WATER RECYCLE SYSTEM
THEORY OF OPERATION
WATER RECYCLE SYSTEM
The water recycle system takes the dirty wash water from the drums and recycles the water for use during the
second--stage rinse process. During start--up of the LADS the water recycle system also provides steam that is used
to heat up the rinse 2 water. Water recycle system operation consists of the following sub--operations.
A still is used to distill the dirty wash water. The still contains fourteen heatplates that have hot thermal fluid (from the
heating system) circulating through them. When dirty water is dumped into the still it heats up and begins to boil. The
solid materials in the water such as dirt and sand collect in the bottom of the still while the water turns into steam and
exits through the top of the still. Connected to the still are several monitoring and safety devices. Temperature sensor
(TE200) monitors the temperature of the steam exiting the still. Pressure sensor (PT200) continuously monitors the
still internal pressure. If the pressure rises to an unsafe level a signal sent to the control system by the sensor will
prompt the heating system to turn off. A relief valve is mounted on the still to prevent it from over--pressurizing in the
event of a pressure sensor or control system failure. Level sensor (LT200) monitors the water level inside the still.
During the distillation process foam can be generated from detergent and other contaminates in the water. Excess
foam can cause still pressure to rise to undesirable levels. To prevent excessive foaming an anti--foam solution is
automatically injected into the still from an external container. As wash water is pumped from each laundry drum to
the still the control system turns on the anti--foam pump (M202). Flow switch (FS200), located at the anti--foam pump
outlet, is used to verify that anti--foam is being drawn from the external container. When the correct amount of
anti--foam has been added the control system will turn off the pump. If both laundry drums are ready to drain wash
water to the still at the same time the control system will continue the washing step in one drum until the other drum
has been drained. When the first drum moves to the extraction step the control system will allow the second drum to
drain. This ensures that the proper ratio of anti--foam to water is maintained. Anti--foam solution can also be
manually pumped into still in the event of an anti--foam pump failure. At the end of the daily washing operations
(15--20 laundry cycles) the sludge collected at the bottom of the still and on the heatplates must be clean out. If this
cleaning is not performed the distillation rate will drop causing low water levels in the rinse 2 tank and delays in
starting of further laundry cycles. After the last laundry cycle is completed the operator selects a cooldown sequence.
After level sensor (LT200) signals the control system that the water level in the still is below the heat plates the control
system will turn off the heater. At this time the thermal fluid will to continue to circulate through the dryer heat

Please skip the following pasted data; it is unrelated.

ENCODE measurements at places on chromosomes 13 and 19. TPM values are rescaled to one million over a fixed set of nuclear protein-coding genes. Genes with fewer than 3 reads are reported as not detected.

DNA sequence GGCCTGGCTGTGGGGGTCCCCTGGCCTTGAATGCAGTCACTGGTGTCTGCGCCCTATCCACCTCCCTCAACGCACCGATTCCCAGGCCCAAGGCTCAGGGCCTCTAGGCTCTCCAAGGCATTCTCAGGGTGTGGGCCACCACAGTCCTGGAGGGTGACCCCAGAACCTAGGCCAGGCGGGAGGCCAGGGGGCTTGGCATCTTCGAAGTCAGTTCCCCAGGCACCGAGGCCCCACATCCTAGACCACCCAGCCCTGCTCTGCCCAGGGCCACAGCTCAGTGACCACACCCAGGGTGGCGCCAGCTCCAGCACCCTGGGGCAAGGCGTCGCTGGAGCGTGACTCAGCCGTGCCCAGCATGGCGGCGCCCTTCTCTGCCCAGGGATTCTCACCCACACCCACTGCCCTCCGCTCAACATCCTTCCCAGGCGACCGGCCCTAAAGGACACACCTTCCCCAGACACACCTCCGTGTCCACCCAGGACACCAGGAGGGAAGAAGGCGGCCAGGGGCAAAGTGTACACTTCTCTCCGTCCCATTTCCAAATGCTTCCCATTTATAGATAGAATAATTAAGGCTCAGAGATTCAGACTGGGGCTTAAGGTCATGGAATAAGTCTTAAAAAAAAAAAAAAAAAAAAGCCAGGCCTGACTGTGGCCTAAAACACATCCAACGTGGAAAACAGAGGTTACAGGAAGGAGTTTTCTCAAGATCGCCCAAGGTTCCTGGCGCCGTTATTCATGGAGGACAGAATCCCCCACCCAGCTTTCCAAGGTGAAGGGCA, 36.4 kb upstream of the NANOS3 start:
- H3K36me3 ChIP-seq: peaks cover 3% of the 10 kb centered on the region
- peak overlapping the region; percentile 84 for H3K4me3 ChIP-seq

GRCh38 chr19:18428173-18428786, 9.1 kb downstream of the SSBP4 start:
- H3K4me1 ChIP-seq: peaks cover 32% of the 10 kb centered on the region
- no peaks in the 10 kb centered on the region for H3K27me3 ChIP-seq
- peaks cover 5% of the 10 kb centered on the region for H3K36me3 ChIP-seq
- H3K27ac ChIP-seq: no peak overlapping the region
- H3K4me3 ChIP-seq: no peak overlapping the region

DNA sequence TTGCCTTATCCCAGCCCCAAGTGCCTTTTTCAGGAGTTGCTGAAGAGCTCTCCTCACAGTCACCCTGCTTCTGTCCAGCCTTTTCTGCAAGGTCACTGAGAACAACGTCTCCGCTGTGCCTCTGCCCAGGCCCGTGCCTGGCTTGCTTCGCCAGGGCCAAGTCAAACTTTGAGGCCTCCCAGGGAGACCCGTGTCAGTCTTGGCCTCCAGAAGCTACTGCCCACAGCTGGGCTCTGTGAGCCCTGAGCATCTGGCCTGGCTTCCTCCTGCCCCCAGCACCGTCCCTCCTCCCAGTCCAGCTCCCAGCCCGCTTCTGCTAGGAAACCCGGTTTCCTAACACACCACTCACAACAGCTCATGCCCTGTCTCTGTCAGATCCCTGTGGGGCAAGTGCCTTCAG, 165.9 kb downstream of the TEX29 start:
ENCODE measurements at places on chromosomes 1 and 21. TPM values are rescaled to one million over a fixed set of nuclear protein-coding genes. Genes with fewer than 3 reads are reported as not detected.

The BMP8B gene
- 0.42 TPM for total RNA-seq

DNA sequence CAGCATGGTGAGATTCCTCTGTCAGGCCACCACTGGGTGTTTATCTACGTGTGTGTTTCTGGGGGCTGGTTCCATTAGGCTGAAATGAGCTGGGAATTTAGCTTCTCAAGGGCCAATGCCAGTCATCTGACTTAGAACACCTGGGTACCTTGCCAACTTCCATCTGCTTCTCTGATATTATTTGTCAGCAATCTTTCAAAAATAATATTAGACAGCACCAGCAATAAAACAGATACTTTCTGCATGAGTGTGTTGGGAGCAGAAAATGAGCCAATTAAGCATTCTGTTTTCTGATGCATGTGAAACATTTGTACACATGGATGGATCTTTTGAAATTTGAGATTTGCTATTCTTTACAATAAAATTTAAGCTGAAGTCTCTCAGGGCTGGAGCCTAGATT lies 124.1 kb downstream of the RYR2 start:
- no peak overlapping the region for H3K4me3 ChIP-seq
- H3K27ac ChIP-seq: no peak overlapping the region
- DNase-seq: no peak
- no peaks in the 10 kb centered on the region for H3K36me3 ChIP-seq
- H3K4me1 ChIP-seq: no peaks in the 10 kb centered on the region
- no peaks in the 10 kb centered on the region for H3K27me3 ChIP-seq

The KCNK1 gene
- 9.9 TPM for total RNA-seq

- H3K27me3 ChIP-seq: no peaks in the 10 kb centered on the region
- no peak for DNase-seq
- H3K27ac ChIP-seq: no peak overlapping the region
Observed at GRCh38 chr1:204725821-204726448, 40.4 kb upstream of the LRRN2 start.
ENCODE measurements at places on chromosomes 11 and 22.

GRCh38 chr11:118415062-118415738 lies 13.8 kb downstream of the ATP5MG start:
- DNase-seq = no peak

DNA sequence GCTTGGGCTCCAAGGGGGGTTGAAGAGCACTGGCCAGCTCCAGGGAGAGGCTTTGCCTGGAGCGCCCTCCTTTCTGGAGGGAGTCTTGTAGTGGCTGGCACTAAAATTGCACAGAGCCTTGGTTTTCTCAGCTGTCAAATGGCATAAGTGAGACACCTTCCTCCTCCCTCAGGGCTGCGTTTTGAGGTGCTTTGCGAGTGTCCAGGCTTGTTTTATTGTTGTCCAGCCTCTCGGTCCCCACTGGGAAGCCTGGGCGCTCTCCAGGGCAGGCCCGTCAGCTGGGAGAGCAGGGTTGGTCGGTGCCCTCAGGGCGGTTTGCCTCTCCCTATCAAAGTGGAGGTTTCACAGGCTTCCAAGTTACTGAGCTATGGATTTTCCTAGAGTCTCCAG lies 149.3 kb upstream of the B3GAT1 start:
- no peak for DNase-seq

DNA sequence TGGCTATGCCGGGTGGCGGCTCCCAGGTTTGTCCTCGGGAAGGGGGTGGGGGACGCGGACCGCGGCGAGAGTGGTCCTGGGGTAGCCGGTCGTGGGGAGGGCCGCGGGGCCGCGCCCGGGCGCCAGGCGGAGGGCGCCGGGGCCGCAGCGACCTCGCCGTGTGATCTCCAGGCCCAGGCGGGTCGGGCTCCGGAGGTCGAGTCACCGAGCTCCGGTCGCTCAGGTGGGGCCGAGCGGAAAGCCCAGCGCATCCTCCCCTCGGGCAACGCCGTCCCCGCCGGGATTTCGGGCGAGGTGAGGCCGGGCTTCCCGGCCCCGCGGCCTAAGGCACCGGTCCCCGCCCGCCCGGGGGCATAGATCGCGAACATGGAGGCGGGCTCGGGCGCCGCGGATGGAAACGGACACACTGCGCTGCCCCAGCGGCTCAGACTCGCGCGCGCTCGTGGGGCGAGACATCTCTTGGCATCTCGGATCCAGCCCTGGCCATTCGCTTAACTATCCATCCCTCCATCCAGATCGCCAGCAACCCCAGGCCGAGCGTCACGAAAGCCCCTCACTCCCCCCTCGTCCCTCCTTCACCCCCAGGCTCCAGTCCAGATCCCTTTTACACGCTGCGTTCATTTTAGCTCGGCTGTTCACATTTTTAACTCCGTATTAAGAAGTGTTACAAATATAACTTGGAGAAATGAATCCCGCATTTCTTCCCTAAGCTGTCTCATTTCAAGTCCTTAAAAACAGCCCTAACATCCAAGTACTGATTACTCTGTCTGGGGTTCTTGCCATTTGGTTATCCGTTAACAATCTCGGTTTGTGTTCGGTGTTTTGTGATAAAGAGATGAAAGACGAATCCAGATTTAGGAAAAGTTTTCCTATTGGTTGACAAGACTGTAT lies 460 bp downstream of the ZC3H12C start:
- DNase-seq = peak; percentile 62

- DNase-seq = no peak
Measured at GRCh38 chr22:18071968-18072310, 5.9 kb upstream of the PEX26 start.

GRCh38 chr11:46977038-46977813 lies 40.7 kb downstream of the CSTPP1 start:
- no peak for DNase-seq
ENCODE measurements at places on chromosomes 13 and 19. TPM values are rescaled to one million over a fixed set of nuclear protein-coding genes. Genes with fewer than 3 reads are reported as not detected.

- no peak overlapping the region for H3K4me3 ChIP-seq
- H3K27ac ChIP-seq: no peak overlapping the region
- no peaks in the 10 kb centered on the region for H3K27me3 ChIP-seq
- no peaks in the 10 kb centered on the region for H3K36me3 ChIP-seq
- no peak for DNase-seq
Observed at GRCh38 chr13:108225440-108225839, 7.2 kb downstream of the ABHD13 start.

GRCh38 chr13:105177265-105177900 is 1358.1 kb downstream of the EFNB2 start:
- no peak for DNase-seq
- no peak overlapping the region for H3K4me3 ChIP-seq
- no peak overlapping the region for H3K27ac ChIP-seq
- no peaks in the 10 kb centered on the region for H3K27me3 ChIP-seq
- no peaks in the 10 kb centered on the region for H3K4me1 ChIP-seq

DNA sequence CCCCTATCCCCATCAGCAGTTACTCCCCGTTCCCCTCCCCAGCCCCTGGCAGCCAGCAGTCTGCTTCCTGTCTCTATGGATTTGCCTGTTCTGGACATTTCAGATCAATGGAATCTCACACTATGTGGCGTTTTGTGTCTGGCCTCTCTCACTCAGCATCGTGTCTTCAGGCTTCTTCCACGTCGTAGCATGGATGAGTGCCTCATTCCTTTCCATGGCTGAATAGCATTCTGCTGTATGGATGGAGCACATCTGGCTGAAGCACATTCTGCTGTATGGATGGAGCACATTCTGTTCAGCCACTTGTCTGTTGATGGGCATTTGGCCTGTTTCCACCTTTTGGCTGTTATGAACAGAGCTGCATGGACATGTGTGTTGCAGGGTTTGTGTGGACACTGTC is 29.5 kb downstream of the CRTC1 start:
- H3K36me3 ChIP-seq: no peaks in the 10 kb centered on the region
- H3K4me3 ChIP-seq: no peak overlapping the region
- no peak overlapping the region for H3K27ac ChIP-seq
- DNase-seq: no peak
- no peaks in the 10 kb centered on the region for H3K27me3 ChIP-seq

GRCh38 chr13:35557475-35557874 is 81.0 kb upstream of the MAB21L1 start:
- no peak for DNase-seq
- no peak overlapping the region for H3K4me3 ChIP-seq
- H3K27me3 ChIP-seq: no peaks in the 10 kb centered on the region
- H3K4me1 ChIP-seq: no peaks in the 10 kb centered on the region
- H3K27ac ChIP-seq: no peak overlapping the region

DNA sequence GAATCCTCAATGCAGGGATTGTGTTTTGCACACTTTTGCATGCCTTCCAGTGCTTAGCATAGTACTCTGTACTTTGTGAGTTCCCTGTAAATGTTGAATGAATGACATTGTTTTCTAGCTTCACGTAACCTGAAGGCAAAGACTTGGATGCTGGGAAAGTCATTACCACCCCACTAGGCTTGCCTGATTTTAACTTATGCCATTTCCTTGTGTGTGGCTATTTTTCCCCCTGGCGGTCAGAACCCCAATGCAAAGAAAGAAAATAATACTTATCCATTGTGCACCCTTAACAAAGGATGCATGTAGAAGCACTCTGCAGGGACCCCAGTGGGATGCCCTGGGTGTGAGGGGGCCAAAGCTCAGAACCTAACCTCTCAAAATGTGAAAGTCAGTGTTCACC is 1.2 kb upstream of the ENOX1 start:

exchangers and the still. The control system will turn on the dryer blowers (M104). Ambient air passing through the
dryer heat exchangers will draw the residual heat out of the thermal fluid allowing the still to cooldown. Once the
thermal fluid temperature is below 150 degrees F. The control system will stop thermal fluid circulation and turn off the
dryer blowers. The control system will also release locks (DN200) mounted on the access doors at the back of the
still. The door locks prevent opening of the doors while hot water is present inside the still. Once the still is cleaned
and the doors are closed a position switch (ZS200) mounted on each door will provide a signal to the control system.
The control system will not allow water heating or laundry operations to be started unless the still doors are closed.
Two manual valves are located at the bottom of the still for draining. A vacuum breaker is mounted on the still to
prevent a negative pressure from being generated inside the still during the cooldown sequence.
The still condenser is used to turn the steam produced by the still back into water. The still condenser consists of four
heat exchangers and a electric motor--driven fan (M200). As steam moves into the coils of the heat exchangers
ambient air passes by the cooling fins. This causes the steam to cool and turn back into liquid. The hot air is then
directed out through the top of the fan. Temperature sensor (TE201), located at the outlet of the condenser, is used to
monitor the temperature of the condensed water. The water exiting the condenser flows to the standpipe. The
standpipe ensures a constant supply of water is available to the distillate pump (M201). As water flows out of the still
condenser it collects in the standpipe. When the water level is near the top of the standpipe a signal from level sensor
(LT201) will cause the control system to turn on the distillate pump.